I followed your route, but decided to run ffserver & ffmpeg on my beefier server, and not on my OctoPi (old pi zero). But, in order to do this and not run ffmpeg and stream stuff all the time, I connected my camera up to the same Tasmota outlet that my Printer was on, and setup a monit script to determine when that camera was on and only stream when it was on. Here's my setup.

ffserver.conf, wyze.conf, start_ffmpeg.sh, stop_ffmpeg.sh are all here: https://gist.github.com/bdwilson

I start ffserver on boot via /etc/rc.local script. It always runs. Streaming only runs while the camera is powered on (when the printer is powered on). I use the URL's to my "beefy" server (ubuntu 18.04):

mjpeg: hxxp://server_ip:8090/camera.mjpeg
still: hxxp://server_ip:8090/static-camera.jpg

ffmpeg takes about 18% of a quad core old intel i5, but it's only taking it up while I'm printing. The tasmota plugin combined with shutdownprinter plugin take care of turning things off when printing is done, and monit knows when the camera is off to stop streaming. Pi zero is still good enough to do the time lapse work.

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I know this can be done better if I can manage to get VAAPI or one of the other Intel QuickSync drivers to play nice with ffmpeg, but so far I've been unsuccessful.

I'm running this on a 7th gen i3-7100, and I know it's got quicksync hardware, and I can get the transcodes to work as expected, but for some reason I just can't for the life of me get those two features to work together:

working transcode command:

/usr/bin/ffmpeg -hwaccel vaapi -hwaccel_device /dev/dri/renderD128 -i "rtsp://username:password@cameraIP/live" http://localhost:8090/cr10.ffm

but this doesn't utilize the actual hardware accelleration. This command "should" but it errors:

/usr/bin/ffmpeg -hwaccel vaapi -hwaccel_device /dev/dri/renderD128 -hwaccel_output_format vaapi -i "rtsp://username:password@cameraIP/live" http://localhost:8090/cr10.ffm

pyr0ball@octoprint-nuc:~$ /usr/bin/ffmpeg -hwaccel vaapi -hwaccel_device /dev/dri/renderD128 -hwaccel_output_format vaapi -i "rtsp://username:password@cameraIP/live" http://localhost:8090/cr10.ffm
ffmpeg version 3.4.6-0ubuntu0.18.04.1 Copyright (c) 2000-2019 the FFmpeg developers
  built with gcc 7 (Ubuntu 7.3.0-16ubuntu3)
  configuration: --prefix=/usr --extra-version=0ubuntu0.18.04.1 --toolchain=hardened --libdir=/usr/lib/x86_64-linux-gnu --incdir=/usr/include/x86_64-linux-gnu --enable-gpl --disable-stripping --enable-avresample --enable-avisynth --enable-gnutls --enable-ladspa --enable-libass --enable-libbluray --enable-libbs2b --enable-libcaca --enable-libcdio --enable-libflite --enable-libfontconfig --enable-libfreetype --enable-libfribidi --enable-libgme --enable-libgsm --enable-libmp3lame --enable-libmysofa --enable-libopenjpeg --enable-libopenmpt --enable-libopus --enable-libpulse --enable-librubberband --enable-librsvg --enable-libshine --enable-libsnappy --enable-libsoxr --enable-libspeex --enable-libssh --enable-libtheora --enable-libtwolame --enable-libvorbis --enable-libvpx --enable-libwavpack --enable-libwebp --enable-libx265 --enable-libxml2 --enable-libxvid --enable-libzmq --enable-libzvbi --enable-omx --enable-openal --enable-opengl --enable-sdl2 --enable-libdc1394 --enable-libdrm --enable-libiec61883 --enable-chromaprint --enable-frei0r --enable-libopencv --enable-libx264 --enable-shared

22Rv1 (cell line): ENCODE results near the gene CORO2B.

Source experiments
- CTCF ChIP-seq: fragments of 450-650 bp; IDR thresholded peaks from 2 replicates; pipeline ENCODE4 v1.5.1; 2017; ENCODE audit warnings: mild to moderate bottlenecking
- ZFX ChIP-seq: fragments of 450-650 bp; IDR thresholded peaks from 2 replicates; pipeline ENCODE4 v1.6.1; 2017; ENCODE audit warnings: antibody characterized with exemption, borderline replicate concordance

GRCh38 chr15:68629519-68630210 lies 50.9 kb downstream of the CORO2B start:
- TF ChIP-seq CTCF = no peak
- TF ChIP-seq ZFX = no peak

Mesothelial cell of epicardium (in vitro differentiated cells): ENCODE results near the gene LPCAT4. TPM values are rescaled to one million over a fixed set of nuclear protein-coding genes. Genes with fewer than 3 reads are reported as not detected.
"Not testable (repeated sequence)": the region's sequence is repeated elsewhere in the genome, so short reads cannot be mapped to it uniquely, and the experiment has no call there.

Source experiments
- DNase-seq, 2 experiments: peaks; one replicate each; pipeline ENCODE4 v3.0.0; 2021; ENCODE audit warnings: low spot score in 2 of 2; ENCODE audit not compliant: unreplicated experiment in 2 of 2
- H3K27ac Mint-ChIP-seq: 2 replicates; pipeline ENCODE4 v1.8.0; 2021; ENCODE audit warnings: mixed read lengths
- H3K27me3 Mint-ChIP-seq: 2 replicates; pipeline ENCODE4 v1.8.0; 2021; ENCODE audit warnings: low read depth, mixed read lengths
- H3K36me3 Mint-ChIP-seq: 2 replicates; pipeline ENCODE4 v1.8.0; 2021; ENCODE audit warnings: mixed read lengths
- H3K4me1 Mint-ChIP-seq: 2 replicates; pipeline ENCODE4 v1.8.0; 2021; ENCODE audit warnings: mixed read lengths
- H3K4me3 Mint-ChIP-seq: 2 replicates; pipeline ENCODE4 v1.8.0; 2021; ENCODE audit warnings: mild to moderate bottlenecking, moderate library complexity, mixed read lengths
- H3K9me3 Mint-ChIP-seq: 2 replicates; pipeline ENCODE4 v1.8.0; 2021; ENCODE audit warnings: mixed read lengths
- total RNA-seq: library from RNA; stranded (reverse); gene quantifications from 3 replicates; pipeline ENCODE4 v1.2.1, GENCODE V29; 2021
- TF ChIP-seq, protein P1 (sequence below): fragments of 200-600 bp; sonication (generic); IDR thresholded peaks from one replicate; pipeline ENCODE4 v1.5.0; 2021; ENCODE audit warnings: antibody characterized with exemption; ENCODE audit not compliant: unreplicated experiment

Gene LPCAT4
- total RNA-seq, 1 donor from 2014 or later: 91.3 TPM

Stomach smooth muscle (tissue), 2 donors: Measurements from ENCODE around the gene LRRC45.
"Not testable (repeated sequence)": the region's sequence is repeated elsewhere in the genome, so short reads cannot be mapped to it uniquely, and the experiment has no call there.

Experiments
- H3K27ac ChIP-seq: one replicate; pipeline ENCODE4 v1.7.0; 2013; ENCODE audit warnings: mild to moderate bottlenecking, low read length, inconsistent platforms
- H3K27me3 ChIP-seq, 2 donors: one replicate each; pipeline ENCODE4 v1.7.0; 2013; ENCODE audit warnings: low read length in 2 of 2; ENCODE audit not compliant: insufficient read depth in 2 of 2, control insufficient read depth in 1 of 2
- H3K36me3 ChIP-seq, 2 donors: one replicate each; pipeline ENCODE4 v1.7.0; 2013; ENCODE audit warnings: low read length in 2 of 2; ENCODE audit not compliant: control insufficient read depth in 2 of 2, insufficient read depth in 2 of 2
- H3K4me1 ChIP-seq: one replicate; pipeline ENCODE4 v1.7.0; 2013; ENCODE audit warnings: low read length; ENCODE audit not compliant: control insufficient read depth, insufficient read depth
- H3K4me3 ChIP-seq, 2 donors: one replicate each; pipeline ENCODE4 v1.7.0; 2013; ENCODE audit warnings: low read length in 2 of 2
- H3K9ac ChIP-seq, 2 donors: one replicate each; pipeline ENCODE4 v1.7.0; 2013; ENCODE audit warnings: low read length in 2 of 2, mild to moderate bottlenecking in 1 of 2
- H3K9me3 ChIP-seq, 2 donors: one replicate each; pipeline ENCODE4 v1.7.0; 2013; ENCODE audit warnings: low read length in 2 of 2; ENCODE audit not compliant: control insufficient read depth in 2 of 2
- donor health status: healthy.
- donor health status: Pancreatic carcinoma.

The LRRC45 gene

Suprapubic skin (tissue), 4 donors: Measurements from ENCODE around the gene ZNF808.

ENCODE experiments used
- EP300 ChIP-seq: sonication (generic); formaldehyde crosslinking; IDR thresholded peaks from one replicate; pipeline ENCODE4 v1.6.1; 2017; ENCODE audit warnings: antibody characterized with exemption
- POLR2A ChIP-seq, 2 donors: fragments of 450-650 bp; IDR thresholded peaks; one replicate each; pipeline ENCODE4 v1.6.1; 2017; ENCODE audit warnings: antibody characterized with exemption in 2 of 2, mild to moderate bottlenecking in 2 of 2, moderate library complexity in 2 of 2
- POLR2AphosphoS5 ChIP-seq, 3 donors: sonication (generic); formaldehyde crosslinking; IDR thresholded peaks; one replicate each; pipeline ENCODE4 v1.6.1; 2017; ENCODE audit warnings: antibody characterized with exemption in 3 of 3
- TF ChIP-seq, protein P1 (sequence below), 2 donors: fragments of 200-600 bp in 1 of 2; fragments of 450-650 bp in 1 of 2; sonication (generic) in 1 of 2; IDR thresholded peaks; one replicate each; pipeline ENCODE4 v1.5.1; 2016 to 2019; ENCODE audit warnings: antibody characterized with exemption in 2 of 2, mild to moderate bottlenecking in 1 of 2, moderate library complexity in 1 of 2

libavutil      55. 78.100 / 55. 78.100
  libavcodec     57.107.100 / 57.107.100
  libavformat    57. 83.100 / 57. 83.100
  libavdevice    57. 10.100 / 57. 10.100
  libavfilter     6.107.100 /  6.107.100
  libavresample   3.  7.  0 /  3.  7.  0
  libswscale      4.  8.100 /  4.  8.100
  libswresample   2.  9.100 /  2.  9.100
  libpostproc    54.  7.100 / 54.  7.100
Guessed Channel Layout for Input Stream #0.1 : mono
Input #0, rtsp, from 'rtsp://usernname:password@cameraIP/live':
    title           : Session streamed by "wyze"
    comment         : live
  Duration: N/A, start: 0.000125, bitrate: N/A
    Stream #0:0: Video: h264 (Main), yuv420p(progressive), 1920x1080, 15 fps, 15 tbr, 90k tbn, 30 tbc
    Stream #0:1: Audio: pcm_alaw, 8000 Hz, mono, s16, 64 kb/s
Stream mapping:
  Stream #0:0 -> #0:0 (h264 (native) -> mjpeg (native))
  Stream #0:0 -> #0:1 (h264 (native) -> mjpeg (native))
Press [q] to stop, [?] for help
Impossible to convert between the formats supported by the filter 'Parsed_null_0' and the filter 'auto_scaler_0'
Error reinitializing filters!
Failed to inject frame into filter network: Function not implemented
Error while processing the decoded data for stream #0:0
Conversion failed!